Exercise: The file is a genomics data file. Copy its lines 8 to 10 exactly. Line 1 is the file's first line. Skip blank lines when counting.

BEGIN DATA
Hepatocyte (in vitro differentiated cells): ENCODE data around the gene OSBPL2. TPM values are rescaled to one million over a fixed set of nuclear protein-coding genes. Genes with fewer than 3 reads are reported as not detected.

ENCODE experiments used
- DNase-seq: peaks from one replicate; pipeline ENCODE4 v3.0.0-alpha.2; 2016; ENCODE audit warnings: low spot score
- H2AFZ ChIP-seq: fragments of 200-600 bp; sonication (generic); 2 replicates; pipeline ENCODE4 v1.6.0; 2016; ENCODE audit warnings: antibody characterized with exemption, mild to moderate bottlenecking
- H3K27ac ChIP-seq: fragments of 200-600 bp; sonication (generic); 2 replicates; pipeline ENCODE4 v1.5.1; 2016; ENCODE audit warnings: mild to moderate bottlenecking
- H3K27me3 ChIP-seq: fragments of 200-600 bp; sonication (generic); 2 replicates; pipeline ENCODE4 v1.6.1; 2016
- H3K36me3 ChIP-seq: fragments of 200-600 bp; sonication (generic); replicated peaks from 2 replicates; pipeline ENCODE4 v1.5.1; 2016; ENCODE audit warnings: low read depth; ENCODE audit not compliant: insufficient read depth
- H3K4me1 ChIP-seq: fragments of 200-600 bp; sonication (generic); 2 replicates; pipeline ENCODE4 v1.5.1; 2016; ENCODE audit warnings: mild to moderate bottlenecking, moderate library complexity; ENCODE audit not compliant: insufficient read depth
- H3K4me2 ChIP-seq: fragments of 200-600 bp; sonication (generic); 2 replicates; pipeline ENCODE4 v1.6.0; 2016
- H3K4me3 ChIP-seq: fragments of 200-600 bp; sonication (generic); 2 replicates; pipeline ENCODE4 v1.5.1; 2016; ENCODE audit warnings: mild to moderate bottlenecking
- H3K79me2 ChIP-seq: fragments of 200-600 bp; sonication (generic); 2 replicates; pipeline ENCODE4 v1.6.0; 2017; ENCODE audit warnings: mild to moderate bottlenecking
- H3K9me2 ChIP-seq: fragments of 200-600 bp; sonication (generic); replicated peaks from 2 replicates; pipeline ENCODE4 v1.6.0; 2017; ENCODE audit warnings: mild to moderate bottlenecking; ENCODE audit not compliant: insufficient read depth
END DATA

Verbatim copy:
- H3K4me1 ChIP-seq: fragments of 200-600 bp; sonication (generic); 2 replicates; pipeline ENCODE4 v1.5.1; 2016; ENCODE audit warnings: mild to moderate bottlenecking, moderate library complexity; ENCODE audit not compliant: insufficient read depth
- H3K4me2 ChIP-seq: fragments of 200-600 bp; sonication (generic); 2 replicates; pipeline ENCODE4 v1.6.0; 2016
- H3K4me3 ChIP-seq: fragments of 200-600 bp; sonication (generic); 2 replicates; pipeline ENCODE4 v1.5.1; 2016; ENCODE audit warnings: mild to moderate bottlenecking